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‘The Zone Of Interest’ Is About Cognitive Harmony

A garden party scene from The Zone Of Interest

In a strange instance of coalescence, the other day I heard filmmaker Tony Gilroy say the following: “The noise of that dissonance between what people know is the right thing to do and what they do, is so loud—it’s never been louder in my lifetime. And it seems like a sound that should be going away, and it just gets increasingly deafening.” At the time, Gilroy was on the Unclear and Present Danger podcast talking about the moral quandaries that make up so many of his films. Of course, his directorial debut, Michael Clayton (tagline: The truth can be adjusted), was the first thing Gilroy thought of. There’s a scene in that movie in which the managing partner of a law firm admits, but not explicitly, that he knew from the start that their agricultural conglomerate client was producing carcinogenic products. “This case reeked from day one,” Sydney Pollack tells George Clooney’s fixer, who is having a crisis of conscience. “Fifteen years in, I gotta tell you how we pay the rent?” Because the podcast was recorded so recently, Gilroy connected the discussion to The Zone of Interest, Jonathan Glazer’s feature about the dissonance of Rudolf Höss and his wife living out a bucolic paradise right next to Auschwitz. I had just seen The Zone of Interest the day before I rewatched Michael Clayton (following Tom Wilkinson’s death). In the end, it seemed as though my thoughts and Gilroy’s were moving along the same frequency, even though we had nothing to do with each other. Though I think that’s going around right now—the fact that we all kind of have something to do with each other despite ourselves.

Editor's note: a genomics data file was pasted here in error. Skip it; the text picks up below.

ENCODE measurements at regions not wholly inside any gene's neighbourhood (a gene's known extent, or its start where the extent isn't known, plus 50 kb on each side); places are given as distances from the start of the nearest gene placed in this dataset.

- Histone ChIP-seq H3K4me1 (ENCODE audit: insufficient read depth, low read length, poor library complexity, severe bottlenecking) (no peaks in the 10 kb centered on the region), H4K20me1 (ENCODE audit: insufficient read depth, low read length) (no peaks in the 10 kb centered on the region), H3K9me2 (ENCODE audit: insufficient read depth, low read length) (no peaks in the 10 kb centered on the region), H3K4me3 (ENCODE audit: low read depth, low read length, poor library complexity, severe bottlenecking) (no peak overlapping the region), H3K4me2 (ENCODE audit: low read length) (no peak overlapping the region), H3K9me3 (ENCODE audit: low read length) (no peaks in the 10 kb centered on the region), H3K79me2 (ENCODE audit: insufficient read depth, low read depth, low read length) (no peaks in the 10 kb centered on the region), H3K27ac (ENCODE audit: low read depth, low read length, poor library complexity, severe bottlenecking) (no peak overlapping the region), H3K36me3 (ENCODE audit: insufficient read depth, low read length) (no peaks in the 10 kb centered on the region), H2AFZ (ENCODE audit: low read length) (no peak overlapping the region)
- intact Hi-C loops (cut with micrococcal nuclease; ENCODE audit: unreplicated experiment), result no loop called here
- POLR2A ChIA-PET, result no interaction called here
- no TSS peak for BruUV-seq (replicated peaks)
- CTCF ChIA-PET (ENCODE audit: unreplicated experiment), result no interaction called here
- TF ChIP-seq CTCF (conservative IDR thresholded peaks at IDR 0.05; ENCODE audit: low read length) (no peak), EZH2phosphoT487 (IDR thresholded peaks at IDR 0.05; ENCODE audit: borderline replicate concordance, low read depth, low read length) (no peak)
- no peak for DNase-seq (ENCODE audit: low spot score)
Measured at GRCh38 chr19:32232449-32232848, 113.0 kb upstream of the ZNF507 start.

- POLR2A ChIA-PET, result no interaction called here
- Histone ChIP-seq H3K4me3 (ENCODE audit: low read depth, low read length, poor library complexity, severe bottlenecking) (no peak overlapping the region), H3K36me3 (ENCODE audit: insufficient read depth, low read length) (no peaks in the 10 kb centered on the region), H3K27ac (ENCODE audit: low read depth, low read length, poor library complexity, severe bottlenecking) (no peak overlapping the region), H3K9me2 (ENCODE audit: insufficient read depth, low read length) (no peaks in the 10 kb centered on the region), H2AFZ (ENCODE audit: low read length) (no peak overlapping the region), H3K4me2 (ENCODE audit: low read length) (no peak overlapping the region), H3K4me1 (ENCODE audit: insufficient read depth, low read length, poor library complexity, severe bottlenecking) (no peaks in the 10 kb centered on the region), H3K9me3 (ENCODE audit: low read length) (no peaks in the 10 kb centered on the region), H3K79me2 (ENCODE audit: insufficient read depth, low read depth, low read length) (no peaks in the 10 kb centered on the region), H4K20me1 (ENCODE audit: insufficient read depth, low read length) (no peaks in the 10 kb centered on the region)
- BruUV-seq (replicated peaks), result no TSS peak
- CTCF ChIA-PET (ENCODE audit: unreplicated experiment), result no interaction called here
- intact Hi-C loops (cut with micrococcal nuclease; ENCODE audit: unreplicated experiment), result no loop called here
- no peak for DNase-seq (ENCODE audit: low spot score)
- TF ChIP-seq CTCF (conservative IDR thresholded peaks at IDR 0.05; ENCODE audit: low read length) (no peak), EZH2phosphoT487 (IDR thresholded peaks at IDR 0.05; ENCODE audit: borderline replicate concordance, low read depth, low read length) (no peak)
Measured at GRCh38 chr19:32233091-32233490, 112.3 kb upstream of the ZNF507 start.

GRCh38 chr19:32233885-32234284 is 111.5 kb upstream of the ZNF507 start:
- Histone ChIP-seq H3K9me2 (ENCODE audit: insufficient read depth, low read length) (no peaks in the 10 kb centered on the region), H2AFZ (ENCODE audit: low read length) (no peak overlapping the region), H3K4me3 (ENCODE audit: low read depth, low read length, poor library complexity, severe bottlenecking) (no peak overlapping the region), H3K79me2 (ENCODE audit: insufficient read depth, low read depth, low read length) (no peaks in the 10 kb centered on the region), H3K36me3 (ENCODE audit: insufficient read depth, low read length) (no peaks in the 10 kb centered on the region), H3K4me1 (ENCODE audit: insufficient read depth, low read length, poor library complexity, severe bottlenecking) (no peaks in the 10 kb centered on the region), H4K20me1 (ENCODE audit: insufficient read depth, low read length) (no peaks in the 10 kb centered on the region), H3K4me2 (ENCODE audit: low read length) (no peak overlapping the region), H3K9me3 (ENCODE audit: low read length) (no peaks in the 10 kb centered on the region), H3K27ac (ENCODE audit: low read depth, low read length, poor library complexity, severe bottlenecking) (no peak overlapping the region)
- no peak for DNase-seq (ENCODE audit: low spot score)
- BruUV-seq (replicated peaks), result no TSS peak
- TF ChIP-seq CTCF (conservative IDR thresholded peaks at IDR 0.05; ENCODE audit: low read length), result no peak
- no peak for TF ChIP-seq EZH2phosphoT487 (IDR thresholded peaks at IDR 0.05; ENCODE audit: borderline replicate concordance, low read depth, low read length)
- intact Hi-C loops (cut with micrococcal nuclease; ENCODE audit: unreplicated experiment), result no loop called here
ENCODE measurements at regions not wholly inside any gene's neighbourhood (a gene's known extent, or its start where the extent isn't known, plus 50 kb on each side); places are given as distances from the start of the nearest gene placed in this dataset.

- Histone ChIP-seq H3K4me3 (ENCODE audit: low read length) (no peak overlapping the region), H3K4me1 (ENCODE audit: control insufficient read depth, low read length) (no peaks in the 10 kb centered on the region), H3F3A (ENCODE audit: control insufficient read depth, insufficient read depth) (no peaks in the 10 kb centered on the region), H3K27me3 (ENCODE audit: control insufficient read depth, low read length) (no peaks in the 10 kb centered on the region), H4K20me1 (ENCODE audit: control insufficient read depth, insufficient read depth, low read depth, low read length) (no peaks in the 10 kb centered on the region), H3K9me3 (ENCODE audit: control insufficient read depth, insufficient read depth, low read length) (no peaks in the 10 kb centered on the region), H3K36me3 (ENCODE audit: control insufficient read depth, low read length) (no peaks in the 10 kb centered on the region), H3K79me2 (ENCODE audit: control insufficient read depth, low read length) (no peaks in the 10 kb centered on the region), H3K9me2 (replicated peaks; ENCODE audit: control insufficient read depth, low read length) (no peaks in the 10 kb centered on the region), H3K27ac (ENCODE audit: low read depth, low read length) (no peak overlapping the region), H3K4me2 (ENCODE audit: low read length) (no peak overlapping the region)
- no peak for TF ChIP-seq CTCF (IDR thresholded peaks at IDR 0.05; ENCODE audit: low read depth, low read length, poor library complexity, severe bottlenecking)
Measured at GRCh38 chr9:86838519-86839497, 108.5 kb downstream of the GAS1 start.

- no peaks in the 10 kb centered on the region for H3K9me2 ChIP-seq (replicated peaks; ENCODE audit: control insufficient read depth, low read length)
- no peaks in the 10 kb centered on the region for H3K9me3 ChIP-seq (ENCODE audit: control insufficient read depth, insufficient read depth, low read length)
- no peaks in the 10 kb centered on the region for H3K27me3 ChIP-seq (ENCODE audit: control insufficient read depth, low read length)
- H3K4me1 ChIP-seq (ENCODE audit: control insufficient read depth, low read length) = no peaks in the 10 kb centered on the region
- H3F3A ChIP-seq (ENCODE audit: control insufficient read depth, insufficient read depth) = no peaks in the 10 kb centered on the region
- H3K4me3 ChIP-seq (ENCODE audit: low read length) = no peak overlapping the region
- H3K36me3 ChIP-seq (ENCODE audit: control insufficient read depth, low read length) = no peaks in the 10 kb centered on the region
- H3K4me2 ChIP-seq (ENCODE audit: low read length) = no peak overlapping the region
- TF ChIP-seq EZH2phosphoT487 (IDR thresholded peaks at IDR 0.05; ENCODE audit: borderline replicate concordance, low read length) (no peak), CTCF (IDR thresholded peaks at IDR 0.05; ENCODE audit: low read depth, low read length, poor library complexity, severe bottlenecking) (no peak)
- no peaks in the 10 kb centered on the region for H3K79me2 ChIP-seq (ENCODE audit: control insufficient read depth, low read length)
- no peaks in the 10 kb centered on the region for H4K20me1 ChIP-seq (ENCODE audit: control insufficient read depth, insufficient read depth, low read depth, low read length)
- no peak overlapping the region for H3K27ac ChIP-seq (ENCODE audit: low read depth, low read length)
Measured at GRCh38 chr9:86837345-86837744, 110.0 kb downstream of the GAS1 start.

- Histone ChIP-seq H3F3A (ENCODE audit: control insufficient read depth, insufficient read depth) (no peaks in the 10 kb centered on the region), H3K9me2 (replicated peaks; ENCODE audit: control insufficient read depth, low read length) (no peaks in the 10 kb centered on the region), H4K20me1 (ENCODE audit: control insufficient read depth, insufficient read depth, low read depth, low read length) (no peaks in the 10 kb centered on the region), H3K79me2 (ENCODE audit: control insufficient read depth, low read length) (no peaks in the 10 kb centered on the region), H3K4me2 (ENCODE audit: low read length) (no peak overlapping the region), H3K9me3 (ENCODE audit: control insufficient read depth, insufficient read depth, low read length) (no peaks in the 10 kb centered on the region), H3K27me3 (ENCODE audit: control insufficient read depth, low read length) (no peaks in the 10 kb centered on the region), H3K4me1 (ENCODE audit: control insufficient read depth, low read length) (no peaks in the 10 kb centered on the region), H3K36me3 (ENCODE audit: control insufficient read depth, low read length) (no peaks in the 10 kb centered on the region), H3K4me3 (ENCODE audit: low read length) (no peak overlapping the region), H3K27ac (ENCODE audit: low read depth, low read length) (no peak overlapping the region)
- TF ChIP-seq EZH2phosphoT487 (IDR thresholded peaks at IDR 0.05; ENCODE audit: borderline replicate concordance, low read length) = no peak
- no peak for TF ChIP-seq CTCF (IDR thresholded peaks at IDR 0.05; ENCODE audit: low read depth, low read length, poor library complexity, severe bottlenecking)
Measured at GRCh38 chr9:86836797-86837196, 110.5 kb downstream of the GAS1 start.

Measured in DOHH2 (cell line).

“For me, this is not a film about the past,” Glazer told The Guardian of Zone Of Interest, his loose adaptation of Martin Amis’s novel of the same name, though Glazer skews more towards the real biography of the longest-serving commandant of Auschwitz. “It’s trying to be about now, and about us and our similarity to the perpetrators, not our similarity to the victims.” I found Glazer’s film to be a bit of a failed project, which was disappointing considering how much I liked Under the Skin, which I mostly remember for its eerie imagery. There’s nothing particularly eerie about Zone of Interest, which is part of the problem. It’s explicit to the point that the wall surrounding Auschwitz—if not its smoke and its disembodied sounds—cuts through a number of scenes at the Höss house. The dissonance is made literal to the point that it fails to be one. I actually found the poster for the film more affecting—a void of black over the glowing garden. Zone Of Interest itself does little to abstract the overhanging darkness, but that is where all the richness exists. Apparently, Glazer saw his film as more of a study of madness than of the banality of evil. But just as Hannah Arendt’s now-overused phrase cannot be applied here, neither can madness. Madness comes from an inability to handle reality—what is going on here is the opposite. What is going on here is the sort of compartmentalization we see to this day.